This Coke Is Not for Drinking… or for Sale

Here’s a way environmentalists can capitalize on Secretary of State Kerry’s characterization of climate change as the “most fearsome weapon of mass destruction”, a hyperbole he used in a speech in Indonesia last week. Despite the current surfeit of light oil resulting from the shale oil boom, the wave of the future is likely to be increasing production of heavy oil, the stuff that will flow (sluggishly) through the Keystone XL pipeline if it is ever built. That that is where the future lies is demonstrated by our refiners betting hard money on it, having geared up their refineries to process heavy oil coming from Canada’s tar sands and Venezuela’s Orinoco Belt.

One of the less desirable byproducts of refining heavy oil is something called petroleum coke or petcoke for short. Petcoke can substitute for coal and is used in the generation of electricity and the manufacture of various industrial products. But petcoke emits 5 to 10 percent more carbon dioxide (CO2) than coal on a per-unit-of-energy basis, 30 to 80 percent more per unit of weight. Moreover, it often has a high sulfur content, a smog-producer which wafts into the air when petcoke is burnt.

The more heavy oil refined, the more petcoke available to be sold, and the quantity churned out by our refineries has been increasing steadily over the last few years. Exports of petcoke have helped make the United States a net exporter of petroleum products, those exports now totaling over a half million barrels per day. In fact, petcoke contributes more to our export of refined petroleum products than gasoline and is second only to fuel distillates (whatever they are).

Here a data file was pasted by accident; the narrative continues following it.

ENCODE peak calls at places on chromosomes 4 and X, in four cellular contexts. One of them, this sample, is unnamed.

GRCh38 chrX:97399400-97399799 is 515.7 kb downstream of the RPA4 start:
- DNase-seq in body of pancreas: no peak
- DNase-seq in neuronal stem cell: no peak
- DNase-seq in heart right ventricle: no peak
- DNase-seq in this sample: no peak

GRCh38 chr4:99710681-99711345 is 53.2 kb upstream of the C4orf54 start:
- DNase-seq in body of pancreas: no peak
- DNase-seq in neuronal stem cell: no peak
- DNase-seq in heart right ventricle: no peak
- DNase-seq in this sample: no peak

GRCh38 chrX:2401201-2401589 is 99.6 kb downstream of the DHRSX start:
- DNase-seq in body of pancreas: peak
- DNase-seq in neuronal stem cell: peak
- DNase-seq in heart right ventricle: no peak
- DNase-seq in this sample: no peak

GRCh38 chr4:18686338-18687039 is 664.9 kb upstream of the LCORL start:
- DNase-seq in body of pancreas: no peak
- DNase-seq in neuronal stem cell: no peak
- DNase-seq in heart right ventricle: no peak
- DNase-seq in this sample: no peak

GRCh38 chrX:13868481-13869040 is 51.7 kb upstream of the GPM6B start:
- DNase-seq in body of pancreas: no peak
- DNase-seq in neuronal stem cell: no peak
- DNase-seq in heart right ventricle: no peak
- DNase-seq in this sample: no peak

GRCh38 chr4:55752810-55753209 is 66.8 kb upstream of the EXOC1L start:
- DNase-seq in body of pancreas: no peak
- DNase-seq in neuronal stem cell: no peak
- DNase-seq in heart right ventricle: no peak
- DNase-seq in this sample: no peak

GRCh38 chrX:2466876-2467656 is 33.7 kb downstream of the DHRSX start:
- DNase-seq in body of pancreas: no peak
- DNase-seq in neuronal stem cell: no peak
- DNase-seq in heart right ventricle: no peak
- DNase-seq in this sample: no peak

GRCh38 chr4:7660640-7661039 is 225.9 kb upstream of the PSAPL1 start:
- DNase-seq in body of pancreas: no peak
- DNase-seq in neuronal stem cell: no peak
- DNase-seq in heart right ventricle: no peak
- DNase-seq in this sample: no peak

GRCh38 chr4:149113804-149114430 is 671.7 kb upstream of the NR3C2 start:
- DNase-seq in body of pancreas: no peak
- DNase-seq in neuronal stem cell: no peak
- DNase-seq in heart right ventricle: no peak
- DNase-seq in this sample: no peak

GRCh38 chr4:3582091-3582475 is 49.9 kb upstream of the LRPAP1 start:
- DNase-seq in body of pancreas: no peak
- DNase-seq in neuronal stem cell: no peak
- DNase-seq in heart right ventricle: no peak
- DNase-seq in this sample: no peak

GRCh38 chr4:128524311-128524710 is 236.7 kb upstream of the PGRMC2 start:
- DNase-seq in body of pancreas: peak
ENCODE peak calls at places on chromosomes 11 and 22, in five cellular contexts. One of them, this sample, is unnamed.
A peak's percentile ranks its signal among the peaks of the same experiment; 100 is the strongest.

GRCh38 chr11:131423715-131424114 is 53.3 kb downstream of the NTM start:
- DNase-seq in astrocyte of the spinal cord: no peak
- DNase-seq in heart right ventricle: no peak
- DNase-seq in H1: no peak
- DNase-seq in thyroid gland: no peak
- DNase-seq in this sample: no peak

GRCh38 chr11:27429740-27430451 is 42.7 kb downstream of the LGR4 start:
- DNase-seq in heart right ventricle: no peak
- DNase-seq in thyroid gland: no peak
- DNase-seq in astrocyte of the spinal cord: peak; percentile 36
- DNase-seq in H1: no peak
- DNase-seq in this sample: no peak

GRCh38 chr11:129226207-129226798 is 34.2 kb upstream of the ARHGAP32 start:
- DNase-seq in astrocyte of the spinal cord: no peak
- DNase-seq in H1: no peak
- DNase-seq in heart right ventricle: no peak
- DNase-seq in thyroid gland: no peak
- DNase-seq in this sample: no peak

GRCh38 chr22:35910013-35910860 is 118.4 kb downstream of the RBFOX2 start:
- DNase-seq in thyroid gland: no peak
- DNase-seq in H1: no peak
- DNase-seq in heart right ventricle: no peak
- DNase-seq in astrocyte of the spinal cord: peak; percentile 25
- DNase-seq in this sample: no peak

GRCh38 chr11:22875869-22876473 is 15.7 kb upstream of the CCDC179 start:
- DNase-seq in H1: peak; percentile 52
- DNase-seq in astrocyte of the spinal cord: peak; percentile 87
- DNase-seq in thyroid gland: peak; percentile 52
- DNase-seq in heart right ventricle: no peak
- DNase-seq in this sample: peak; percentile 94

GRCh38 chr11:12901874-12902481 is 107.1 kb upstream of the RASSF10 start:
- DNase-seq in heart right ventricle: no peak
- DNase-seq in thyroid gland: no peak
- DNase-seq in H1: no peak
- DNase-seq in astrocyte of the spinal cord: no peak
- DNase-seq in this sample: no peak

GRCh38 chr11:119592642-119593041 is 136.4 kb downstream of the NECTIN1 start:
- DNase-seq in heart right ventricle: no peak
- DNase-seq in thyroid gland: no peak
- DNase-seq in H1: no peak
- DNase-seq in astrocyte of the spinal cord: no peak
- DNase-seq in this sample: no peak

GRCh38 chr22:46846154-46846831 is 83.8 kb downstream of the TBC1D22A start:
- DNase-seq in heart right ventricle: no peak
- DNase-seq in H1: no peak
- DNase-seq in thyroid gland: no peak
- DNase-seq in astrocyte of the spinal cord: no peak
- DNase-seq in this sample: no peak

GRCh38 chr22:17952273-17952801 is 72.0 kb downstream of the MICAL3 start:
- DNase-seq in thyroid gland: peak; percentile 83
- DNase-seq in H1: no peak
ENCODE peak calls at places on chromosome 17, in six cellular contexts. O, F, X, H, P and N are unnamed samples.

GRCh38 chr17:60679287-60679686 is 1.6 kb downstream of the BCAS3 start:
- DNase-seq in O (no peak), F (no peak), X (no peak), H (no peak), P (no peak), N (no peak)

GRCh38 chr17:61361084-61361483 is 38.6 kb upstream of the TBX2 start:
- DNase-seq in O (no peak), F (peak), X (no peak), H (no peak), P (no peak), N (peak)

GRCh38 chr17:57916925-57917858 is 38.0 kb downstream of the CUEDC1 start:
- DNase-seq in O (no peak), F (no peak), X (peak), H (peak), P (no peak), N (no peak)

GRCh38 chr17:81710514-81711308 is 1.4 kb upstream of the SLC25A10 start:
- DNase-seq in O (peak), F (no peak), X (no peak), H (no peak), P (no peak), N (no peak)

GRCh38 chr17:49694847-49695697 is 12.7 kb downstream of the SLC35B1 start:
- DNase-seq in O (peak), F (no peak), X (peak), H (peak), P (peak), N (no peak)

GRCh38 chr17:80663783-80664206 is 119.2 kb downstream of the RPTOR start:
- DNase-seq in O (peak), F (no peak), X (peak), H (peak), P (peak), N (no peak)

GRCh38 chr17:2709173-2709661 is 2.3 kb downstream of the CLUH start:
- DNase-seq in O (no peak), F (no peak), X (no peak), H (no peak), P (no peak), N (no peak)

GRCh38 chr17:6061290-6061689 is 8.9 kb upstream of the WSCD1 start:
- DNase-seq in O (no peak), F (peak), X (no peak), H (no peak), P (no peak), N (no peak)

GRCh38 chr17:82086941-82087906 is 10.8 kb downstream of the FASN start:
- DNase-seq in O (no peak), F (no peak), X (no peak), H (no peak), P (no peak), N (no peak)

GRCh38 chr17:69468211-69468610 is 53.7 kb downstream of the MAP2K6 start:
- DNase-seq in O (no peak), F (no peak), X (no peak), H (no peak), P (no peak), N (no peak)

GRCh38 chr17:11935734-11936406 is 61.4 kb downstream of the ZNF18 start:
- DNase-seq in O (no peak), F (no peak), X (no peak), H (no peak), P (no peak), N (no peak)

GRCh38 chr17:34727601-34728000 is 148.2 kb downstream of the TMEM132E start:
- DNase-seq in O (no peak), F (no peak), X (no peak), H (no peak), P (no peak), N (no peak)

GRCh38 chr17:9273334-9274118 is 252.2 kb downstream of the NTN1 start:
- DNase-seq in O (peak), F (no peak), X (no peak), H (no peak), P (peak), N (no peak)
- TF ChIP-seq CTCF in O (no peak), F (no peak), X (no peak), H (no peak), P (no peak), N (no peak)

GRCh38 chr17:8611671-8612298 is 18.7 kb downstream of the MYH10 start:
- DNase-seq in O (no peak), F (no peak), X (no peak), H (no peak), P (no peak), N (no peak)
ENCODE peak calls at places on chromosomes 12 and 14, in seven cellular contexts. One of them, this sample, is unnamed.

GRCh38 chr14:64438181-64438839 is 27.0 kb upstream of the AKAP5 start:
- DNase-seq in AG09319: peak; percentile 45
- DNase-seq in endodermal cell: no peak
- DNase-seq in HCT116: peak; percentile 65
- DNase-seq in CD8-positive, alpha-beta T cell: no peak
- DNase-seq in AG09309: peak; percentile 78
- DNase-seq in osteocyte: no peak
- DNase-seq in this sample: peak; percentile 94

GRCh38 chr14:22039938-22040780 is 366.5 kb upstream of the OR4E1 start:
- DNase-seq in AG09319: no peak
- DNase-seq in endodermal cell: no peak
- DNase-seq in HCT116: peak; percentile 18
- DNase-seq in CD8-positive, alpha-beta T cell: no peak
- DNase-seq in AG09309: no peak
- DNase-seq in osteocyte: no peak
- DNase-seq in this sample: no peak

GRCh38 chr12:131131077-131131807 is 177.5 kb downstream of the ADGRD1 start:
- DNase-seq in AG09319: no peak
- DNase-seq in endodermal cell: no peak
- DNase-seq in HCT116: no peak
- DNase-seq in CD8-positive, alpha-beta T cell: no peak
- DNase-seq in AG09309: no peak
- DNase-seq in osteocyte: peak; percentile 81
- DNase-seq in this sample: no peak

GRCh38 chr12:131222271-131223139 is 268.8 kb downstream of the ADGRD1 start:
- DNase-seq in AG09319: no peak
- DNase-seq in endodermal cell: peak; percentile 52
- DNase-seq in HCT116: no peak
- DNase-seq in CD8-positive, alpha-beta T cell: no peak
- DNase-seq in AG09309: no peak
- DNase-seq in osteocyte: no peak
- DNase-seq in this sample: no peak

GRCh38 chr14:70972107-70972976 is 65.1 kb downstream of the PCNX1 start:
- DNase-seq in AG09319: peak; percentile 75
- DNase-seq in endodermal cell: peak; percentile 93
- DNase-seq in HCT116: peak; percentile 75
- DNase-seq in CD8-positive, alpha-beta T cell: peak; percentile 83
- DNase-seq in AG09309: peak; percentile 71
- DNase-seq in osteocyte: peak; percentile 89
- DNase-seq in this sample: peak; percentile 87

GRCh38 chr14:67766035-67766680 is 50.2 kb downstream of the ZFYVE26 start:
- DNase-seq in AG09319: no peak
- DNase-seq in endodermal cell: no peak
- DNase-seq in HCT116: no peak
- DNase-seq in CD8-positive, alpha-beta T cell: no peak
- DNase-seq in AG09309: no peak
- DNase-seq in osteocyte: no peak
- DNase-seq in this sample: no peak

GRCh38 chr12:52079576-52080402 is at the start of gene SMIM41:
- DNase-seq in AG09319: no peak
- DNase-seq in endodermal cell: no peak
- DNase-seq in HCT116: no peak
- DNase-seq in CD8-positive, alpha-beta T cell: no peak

The United States provides over one-half of the petcoke traded in the global market. China is our best customer, their purchases having tripled over the last four years. Last year alone China’s purchases increased by 50 percent. With its insatiable appetite for energy and constraints placed on the burning of petcoke in this country, China is likely to import more of our petcoke in the years ahead, despite their frantic efforts to clean their air.

If we are serious about doing something about global warming, shouldn’t we save the Chinese from themselves – and ourselves and the rest of the world at the same time – by banning the export of petcoke? Free marketeers will raise a hue and cry about government intrusion into the marketplace, but they don’t have much of a leg to stand on, considering that we have banned the export of crude oil for some 40 years now. If we are unwilling to make this trivial sacrifice to our bottom line (a few hundred million, maybe billion, a year), how much are we really concerned about the threat from global warming? If we use the vile stuff to fill exhausted open pit mines, banning its export might even make good economic sense in the long run. Buried in the ground, the petcoke would represent an energy stockpile we can tap as needed, if we ever figure out how to burn the stuff cleanly.

•  This article was first  published at Veracity Voice.

Ken Meyercord is the author of The Ethic of Zero Growth. He is a retiree who lives in the Washington, DC area where he heads up The Iconoclast's Book Club. He can be reached at: kiaskfm@verizon.net. Read other articles by Ken.